Your cheatin' grass… will tell on you…

Cheatgrass is having a spectacular year in northern Larimer County. The extremely wet fall associated with last year’s floods led to a tremendous germination of seeds that may have been in the seedbank for years. Our wet spring helped many of these plants to mature and produce seed. You have probably seen patches of purple and brown in a previously green pasture or hayfield, experienced socks full of prickly seeds or dogs with seeds in their coat or paws. Where did this irritating plant come from? And more importantly, what can we do about it?

Ellen Nelson
Larimer County Weed District

Cheatgrass arrived from Europe as a contaminant in grain in the 1800s. It was also used as packing material as settlers moved west. It spreads easily in the coats of animals, and along railways and roads. Cheatgrass is a winter annual, germinating and starting to grow in fall. Over-wintering as a seedling, it “cheats” by getting a head start the following spring. With this head start and rapid growth it outcompetes native vegetation. Cheatgrass produces seeds, then goes dormant early in the growing season. At this point it is mostly fine, dry fuel that can lead to increased fire danger. This fire cycle can perpetuate cheatgrass, making it difficult to re-establish native vegetation.

Fortunately, there are actions you can take to combat this invasive weed. Some herbicides are effective at low rates when applied at specific phases of the cheatgrass lifecycle. The ideal time to apply herbicide is the end of August into September, when cheatgrass begins to germinate. The Larimer County Weed District has done field trials and found that Plateau or Panoramic applied at 4 to 6 ounces per acre at this time can reduce the amount of cheatgrass that germinates. This is an example of when it is very important to calibrate your spraying equipment, because over applying these herbicides can affect native grasses. These herbicides have a residual effect that can kill germinating seedlings for several months. It may be advantageous to remove the previous year’s dried up old growth to allow the herbicide to contact the ground and cheatgrass seedlings present.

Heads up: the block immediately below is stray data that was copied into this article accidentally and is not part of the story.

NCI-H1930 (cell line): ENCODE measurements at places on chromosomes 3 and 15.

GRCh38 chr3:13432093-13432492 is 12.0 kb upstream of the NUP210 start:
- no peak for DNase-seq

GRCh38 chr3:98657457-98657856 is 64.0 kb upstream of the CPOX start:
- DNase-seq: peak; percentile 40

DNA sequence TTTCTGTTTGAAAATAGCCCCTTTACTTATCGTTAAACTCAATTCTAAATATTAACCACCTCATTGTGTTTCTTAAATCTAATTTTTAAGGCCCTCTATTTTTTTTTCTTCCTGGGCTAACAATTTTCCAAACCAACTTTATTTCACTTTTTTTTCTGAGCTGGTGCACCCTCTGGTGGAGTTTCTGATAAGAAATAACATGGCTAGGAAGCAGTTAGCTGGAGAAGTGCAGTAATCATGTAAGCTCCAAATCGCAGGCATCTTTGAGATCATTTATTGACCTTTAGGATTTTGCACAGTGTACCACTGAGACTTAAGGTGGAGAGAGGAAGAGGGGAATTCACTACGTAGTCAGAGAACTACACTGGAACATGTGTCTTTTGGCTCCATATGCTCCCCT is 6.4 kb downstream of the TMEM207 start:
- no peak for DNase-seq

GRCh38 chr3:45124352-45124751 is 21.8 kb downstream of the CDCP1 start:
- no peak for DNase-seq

Many perennial grasses compete well with cheatgrass. Often, eliminating the fall flush of cheatgrass is sufficient to release native perennial grasses for a resurgence of native vegetation. Some of the native grasses that reappear when cheatgrass is removed are western wheat, blue grama, sideoats grama, needle-and-thread grass, green needle grass and more. When reseeding with native grasses, consider the species listed above. It is wise to wait a year to reseed after applying these herbicides, because of their residual effect.

There is an ongoing debate about reseeding with non-native grasses, especially if they can outcompete cheatgrass more effectively than some of the native grasses. Several cultivars of crested wheatgrass have been shown to compete with cheatgrass, and while not a native grass, it provides more forage, less fire danger and an opportunity for improved range and pasture compared to a monoculture of cheatgrass.

For more information on weeds, weed identification, pasture management, reseeding, herbicide recommendations, and free site visits please contact the Larimer County Weed district at 970-498-5768.

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